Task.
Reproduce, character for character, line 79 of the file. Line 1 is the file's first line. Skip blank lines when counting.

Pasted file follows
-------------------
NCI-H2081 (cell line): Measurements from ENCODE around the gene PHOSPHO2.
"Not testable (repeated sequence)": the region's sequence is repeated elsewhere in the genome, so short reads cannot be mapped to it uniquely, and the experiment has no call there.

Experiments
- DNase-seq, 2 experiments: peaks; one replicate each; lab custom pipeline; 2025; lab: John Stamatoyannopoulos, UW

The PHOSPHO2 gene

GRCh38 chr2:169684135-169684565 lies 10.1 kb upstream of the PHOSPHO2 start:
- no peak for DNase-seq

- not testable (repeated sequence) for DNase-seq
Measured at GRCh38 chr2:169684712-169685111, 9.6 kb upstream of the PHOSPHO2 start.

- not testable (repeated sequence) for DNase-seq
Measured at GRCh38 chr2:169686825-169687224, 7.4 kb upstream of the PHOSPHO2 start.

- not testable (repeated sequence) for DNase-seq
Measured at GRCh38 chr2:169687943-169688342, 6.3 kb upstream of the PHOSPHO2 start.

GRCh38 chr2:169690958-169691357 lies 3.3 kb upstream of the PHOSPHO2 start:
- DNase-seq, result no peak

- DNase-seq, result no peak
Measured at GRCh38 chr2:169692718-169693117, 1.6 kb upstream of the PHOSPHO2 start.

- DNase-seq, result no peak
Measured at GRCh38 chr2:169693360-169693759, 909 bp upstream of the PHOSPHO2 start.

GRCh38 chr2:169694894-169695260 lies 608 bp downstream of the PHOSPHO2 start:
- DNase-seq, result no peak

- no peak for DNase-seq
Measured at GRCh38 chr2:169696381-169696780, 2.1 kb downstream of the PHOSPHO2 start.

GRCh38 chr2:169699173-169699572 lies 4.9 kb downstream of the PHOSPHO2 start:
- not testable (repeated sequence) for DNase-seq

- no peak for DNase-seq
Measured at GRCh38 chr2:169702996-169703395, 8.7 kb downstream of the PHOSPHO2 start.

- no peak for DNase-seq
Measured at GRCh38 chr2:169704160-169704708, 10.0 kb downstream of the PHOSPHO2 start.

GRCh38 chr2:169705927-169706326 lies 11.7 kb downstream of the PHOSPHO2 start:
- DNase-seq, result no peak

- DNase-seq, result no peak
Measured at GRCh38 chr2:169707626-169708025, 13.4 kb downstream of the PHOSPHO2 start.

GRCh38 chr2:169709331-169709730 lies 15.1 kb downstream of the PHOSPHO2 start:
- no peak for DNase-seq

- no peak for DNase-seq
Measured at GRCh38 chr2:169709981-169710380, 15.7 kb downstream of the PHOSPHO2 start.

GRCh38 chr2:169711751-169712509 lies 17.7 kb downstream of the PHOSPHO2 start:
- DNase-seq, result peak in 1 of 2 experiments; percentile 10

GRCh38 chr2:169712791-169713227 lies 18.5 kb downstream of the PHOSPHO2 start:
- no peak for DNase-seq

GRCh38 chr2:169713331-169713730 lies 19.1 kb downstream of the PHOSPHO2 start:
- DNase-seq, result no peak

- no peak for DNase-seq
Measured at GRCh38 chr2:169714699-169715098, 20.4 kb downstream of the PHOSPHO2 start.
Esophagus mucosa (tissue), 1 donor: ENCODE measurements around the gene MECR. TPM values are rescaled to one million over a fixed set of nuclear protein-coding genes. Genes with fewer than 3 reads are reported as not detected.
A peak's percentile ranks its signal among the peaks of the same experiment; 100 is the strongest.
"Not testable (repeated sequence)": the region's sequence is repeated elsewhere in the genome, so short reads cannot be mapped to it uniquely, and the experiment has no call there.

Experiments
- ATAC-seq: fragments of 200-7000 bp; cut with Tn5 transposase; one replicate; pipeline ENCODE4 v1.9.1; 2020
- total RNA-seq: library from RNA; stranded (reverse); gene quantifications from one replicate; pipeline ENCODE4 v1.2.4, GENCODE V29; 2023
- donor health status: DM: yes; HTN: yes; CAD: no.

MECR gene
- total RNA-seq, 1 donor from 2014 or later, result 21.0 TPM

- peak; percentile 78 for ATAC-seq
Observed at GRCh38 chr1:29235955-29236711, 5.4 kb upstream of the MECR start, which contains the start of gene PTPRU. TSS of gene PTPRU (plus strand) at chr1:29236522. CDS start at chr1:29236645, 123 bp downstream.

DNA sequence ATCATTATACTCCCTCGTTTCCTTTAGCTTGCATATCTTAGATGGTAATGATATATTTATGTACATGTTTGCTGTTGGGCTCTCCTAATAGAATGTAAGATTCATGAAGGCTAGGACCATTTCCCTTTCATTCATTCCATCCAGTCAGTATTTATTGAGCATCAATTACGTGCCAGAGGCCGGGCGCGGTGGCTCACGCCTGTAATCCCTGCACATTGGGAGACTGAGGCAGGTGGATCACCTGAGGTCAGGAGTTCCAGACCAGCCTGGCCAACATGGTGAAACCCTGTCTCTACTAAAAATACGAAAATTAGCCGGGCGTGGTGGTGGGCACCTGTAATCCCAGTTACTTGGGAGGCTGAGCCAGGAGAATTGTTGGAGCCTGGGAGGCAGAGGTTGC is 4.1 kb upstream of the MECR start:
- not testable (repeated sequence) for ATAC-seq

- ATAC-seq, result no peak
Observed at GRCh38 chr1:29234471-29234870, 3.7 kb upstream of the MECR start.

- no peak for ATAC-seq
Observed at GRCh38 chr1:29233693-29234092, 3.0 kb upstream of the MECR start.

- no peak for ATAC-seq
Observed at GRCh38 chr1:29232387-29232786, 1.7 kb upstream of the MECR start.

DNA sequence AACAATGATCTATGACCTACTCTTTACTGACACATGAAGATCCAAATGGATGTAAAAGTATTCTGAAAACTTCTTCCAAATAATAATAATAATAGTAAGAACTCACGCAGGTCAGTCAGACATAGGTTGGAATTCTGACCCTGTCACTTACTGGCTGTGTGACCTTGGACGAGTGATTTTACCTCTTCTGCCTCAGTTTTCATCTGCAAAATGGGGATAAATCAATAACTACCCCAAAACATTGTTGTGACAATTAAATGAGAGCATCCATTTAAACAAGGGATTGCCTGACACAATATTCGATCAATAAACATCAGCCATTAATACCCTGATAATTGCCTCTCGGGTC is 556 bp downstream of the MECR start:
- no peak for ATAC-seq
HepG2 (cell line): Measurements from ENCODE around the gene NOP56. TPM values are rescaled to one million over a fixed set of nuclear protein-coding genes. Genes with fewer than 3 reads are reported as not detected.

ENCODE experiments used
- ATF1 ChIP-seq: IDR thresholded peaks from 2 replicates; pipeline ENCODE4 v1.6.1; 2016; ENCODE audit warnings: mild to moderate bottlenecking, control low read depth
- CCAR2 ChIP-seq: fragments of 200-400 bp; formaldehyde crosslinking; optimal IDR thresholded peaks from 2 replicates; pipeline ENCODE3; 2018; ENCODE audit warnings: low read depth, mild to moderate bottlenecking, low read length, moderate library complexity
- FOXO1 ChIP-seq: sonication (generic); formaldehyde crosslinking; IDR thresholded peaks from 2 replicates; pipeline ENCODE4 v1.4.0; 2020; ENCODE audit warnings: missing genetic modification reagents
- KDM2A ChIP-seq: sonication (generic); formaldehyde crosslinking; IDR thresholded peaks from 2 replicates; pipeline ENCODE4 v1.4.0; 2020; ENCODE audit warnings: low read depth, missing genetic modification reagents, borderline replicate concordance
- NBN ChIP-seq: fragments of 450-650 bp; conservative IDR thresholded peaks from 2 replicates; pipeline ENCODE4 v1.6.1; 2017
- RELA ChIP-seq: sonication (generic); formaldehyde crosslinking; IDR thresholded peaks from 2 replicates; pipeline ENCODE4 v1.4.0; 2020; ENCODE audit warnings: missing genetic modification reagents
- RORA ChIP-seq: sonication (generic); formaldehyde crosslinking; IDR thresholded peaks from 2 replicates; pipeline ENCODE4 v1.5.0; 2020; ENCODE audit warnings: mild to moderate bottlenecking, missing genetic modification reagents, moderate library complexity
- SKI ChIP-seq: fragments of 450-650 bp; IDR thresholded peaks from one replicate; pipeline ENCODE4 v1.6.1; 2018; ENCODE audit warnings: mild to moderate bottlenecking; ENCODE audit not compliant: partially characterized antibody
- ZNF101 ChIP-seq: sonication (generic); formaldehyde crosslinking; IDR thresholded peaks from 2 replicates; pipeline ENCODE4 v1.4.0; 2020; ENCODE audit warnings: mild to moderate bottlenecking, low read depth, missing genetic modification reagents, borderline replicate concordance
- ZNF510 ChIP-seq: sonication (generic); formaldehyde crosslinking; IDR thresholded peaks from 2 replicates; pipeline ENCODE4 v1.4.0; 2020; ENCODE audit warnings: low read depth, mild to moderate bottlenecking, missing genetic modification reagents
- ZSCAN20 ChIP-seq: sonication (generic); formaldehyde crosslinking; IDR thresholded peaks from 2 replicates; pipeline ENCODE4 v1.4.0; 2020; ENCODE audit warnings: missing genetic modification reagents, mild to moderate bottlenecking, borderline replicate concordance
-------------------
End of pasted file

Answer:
- ZSCAN20 ChIP-seq: sonication (generic); formaldehyde crosslinking; IDR thresholded peaks from 2 replicates; pipeline ENCODE4 v1.4.0; 2020; ENCODE audit warnings: missing genetic modification reagents, mild to moderate bottlenecking, borderline replicate concordance